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Bakithi Kumalo (Paul Simon's 'Graceland')

Discussion in 'Bassists [BG]' started by MUSHROOMSeAcOw, Jun 28, 2012.



    Aug 1, 2010
    I've been on a bit of a Paul Simon kick this week, and started to really listen to the awesome fretless playing on Graceland. Bakithi (and all of the fantastic South African players on that project) wrote some really great stuff. In particular, the grooving on 'Diamonds On The Soles Of Her Shoes' has really captured me for some reason.

    The Classic Albums episode for Graceland really gave me a new appreciation for South African music in general. There's a lot of great music out there that we here in the states aren't really exposed to, and it's a shame. Props to Paul for trying to sample a little bit of that beauty for American audiences (although he struck me as a little condescending to some of the local musicians at some points).

    Not sure why I started a whole thread for this. Just wanted to point everyone to another underappreciated player, I guess...
  2. jumbodbassman

    jumbodbassman Gold Supporting Member

    Dec 28, 2009
    Stuck in traffic -NY & CT
    Born Again Tubey
    bass on that album is top notch. as good as any pop album ever produced
  3. lhoward


    Apr 27, 2003
    Western NY State
    I'm not sure that he's under appreciated. I met him in 2004 at the Gerald Veasley bass camp held in Reading, PA, each year during the first weekend of the Berk's Jazz Festival, usually in March. A number of us were in a class he taught and one thing I recall clearly is that the style of bass players in South Africa is strongly influenced by their tribe. He said that each tribe has a unique rhythmic concept. I found that most interesting and have always recalled that clearly. There's a lot on the web about him. I do recall reading that he's been working pretty consistently with Paul Simon.

    Here's a link to a nice video he's done on his playing technique:

    And here's a couple pics from the classes he held at the 2004 GV bass camp. One was the small class, which was a more intimate learning environment, and the other was for the entire group with Gerald Veasley on the right side of the pic:


    Lloyd Howard


    Aug 1, 2010
    Great post, Lloyd. I would love to meet the guy; I need to get out and find some of these kind of workshops. And that video is killer! One guy in a big world, but something about his playing is standing out really powerfully to me.
  5. sevdog


    Mar 2, 2008
    Yup, and that whole album is just good. It's not the style that is usually my bag but good is good and it's good.
  6. Blu bro

    Blu bro

    Mar 1, 2012
    yep, If i was strandard on a desert island, with power and a cd player. This would be one of the ten albums i would want with me. Amazing bass playing and songwritting. So unique in the textures on this album.
  7. chuck norriss

    chuck norriss Banned

    Jan 20, 2011
    You know the "Call Me Al" solo is backwards backmasked whatever you call it to make them rocknroll devil words to come out
  8. "Diamonds on the Soles Of Her Shoes" easily makes it into my top 5 best bass tracks.. ever.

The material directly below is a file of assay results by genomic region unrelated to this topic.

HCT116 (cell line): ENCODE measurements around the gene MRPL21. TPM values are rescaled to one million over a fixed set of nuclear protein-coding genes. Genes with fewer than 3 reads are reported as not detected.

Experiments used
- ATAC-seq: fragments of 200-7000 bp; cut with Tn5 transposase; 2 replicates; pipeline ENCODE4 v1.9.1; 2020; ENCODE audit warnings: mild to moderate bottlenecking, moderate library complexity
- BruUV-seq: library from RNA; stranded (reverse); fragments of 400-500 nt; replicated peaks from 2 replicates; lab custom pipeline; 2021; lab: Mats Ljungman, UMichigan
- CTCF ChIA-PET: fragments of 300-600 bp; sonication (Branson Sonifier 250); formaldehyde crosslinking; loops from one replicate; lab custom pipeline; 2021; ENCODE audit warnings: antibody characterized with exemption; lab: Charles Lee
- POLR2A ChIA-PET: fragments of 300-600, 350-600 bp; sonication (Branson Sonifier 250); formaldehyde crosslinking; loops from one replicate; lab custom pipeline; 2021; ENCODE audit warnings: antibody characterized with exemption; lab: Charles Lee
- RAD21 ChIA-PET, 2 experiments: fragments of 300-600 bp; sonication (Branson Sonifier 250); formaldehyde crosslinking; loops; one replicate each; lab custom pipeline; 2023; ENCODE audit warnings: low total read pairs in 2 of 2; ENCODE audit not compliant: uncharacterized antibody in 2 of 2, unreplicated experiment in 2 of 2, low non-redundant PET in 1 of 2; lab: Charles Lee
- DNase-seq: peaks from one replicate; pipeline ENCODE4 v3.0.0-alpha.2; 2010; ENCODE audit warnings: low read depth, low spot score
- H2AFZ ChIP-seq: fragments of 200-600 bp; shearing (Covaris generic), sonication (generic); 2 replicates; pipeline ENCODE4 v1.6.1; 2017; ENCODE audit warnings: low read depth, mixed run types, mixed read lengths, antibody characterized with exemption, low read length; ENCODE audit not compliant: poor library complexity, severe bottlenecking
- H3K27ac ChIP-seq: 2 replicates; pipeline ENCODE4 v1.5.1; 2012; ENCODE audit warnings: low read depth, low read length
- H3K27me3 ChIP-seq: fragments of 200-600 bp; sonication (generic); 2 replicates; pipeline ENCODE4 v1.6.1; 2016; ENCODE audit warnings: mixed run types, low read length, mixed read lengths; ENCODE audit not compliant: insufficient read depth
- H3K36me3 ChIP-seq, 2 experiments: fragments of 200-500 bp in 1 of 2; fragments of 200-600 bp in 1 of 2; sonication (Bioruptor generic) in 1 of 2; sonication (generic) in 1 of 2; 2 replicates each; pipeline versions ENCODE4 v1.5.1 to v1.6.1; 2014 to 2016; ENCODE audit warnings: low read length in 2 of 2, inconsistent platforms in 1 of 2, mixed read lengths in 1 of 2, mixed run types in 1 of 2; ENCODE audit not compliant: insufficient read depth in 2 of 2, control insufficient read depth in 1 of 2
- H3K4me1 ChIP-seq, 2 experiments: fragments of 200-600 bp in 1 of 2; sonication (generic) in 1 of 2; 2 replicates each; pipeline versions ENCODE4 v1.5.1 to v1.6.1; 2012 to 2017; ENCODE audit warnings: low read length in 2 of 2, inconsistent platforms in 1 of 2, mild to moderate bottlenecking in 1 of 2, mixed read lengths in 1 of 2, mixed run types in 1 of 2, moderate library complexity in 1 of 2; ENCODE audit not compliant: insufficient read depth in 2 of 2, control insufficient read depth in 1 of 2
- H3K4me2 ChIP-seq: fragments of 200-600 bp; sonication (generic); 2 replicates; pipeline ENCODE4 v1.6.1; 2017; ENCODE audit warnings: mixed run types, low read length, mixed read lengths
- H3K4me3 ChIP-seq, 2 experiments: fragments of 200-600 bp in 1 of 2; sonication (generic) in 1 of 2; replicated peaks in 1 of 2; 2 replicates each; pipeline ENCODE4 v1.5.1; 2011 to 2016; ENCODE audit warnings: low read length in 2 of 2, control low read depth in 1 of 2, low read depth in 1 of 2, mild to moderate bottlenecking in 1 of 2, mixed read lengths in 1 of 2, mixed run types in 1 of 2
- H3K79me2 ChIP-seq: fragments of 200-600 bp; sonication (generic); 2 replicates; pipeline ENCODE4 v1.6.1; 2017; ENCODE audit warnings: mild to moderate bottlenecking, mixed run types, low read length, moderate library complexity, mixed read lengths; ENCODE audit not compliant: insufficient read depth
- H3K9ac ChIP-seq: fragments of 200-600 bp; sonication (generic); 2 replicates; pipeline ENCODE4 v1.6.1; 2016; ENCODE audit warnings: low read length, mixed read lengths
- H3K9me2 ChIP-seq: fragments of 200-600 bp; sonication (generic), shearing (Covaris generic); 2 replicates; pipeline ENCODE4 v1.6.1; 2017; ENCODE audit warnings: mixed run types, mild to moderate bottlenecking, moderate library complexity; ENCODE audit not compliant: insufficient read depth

9. lhoward


    Apr 27, 2003
    Western NY State
    Thanks. The dates for the next camp are posted for 2013:

    And here's the info for the schedule of this year's held in March:

    There are a lot of camps held during the Spring and Summer months. Steve Bailey and Victor Wooten still have their camps. I think Victor now has one in the Spring and in the Fall. I was never able to attend one of his camps due to having gigs scheduled, and I don't like to pass up gigs. But he was at the Gerald Veasley bass camp as a clinician in 2003 and 2004, the years I was there, and it was great.

    You can search for bass camps and music camps, and/or check the websites of the bassists you're interested in. I don't think Bakithi Kumalo has his own camp. I have a feeling he's busy enough. You can check the listing of previous instructors in the second link that might help the search process if you want to do that.

    Lloyd Howard
  10. jmela


    Jul 24, 2007
    There's a new documentary on the making of 'Graceland', called 'Under African Skies'.

    Kumalo says in the movie, "“I was just working as a mechanic,” says Kumalo, “and one day I got this call from the boss and he said, ‘Hey, Paul Simon is in town, you know, and he’s looking for some musicians.’ And I said, ‘Paul Simon, who is Paul Simon?’ I mean I had no idea. And then the guy tried to explain to me. He’s singing all the songs. You know, like the songs from Simon and Garfunkel. And I’m like, ‘It doesn’t ring a bell.’ And then I take my bass and I go to the studio and so I meet Paul and Roy Halee, the engineer, and they’re like ‘Hey, man, let’s, you know, let’s play some.’ We’d play a chord — Paul would smile ... and then he’ll stop and change it. We didn’t know why is he changing? But he needed another part there that we didn’t know. Then he’ll break and give us different chords, and then we learned different things, and it was like going back to music school.”

  11. lhoward


    Apr 27, 2003
    Western NY State
    Very nice, thanks for the post. I'm ordering the DVD package from Amazon as it has goodies not included their BluRay item.

    Lloyd Howard

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